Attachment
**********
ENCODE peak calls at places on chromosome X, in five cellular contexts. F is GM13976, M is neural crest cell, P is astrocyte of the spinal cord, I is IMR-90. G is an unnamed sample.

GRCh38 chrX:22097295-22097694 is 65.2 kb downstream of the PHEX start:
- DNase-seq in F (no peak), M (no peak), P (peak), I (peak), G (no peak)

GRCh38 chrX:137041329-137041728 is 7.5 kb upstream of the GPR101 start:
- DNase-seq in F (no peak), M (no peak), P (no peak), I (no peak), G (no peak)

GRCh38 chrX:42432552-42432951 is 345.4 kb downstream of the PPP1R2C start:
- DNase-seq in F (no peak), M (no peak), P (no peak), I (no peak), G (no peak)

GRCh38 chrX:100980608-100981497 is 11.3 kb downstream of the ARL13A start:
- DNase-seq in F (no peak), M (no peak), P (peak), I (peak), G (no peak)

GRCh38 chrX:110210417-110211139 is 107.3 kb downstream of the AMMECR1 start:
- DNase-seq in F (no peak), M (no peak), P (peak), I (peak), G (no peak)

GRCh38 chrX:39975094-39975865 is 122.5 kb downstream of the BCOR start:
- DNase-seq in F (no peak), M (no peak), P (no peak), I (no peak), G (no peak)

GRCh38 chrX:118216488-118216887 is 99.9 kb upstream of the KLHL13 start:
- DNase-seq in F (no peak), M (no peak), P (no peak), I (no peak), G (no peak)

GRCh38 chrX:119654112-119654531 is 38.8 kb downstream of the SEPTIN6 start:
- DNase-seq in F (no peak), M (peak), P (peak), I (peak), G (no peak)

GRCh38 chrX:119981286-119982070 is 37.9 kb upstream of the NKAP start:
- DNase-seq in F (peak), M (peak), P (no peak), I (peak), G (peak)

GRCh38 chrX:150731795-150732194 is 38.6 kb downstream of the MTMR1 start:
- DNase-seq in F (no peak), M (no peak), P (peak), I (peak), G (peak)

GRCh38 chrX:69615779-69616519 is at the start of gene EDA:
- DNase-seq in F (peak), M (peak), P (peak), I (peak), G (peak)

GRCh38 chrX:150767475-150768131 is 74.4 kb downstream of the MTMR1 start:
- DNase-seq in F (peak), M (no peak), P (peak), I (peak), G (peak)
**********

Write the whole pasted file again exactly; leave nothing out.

ENCODE peak calls at places on chromosome X, in five cellular contexts. F is GM13976, M is neural crest cell, P is astrocyte of the spinal cord, I is IMR-90. G is an unnamed sample.

GRCh38 chrX:22097295-22097694 is 65.2 kb downstream of the PHEX start:
- DNase-seq in F (no peak), M (no peak), P (peak), I (peak), G (no peak)

GRCh38 chrX:137041329-137041728 is 7.5 kb upstream of the GPR101 start:
- DNase-seq in F (no peak), M (no peak), P (no peak), I (no peak), G (no peak)

GRCh38 chrX:42432552-42432951 is 345.4 kb downstream of the PPP1R2C start:
- DNase-seq in F (no peak), M (no peak), P (no peak), I (no peak), G (no peak)

GRCh38 chrX:100980608-100981497 is 11.3 kb downstream of the ARL13A start:
- DNase-seq in F (no peak), M (no peak), P (peak), I (peak), G (no peak)

GRCh38 chrX:110210417-110211139 is 107.3 kb downstream of the AMMECR1 start:
- DNase-seq in F (no peak), M (no peak), P (peak), I (peak), G (no peak)

GRCh38 chrX:39975094-39975865 is 122.5 kb downstream of the BCOR start:
- DNase-seq in F (no peak), M (no peak), P (no peak), I (no peak), G (no peak)

GRCh38 chrX:118216488-118216887 is 99.9 kb upstream of the KLHL13 start:
- DNase-seq in F (no peak), M (no peak), P (no peak), I (no peak), G (no peak)

GRCh38 chrX:119654112-119654531 is 38.8 kb downstream of the SEPTIN6 start:
- DNase-seq in F (no peak), M (peak), P (peak), I (peak), G (no peak)

GRCh38 chrX:119981286-119982070 is 37.9 kb upstream of the NKAP start:
- DNase-seq in F (peak), M (peak), P (no peak), I (peak), G (peak)

GRCh38 chrX:150731795-150732194 is 38.6 kb downstream of the MTMR1 start:
- DNase-seq in F (no peak), M (no peak), P (peak), I (peak), G (peak)

GRCh38 chrX:69615779-69616519 is at the start of gene EDA:
- DNase-seq in F (peak), M (peak), P (peak), I (peak), G (peak)

GRCh38 chrX:150767475-150768131 is 74.4 kb downstream of the MTMR1 start:
- DNase-seq in F (peak), M (no peak), P (peak), I (peak), G (peak)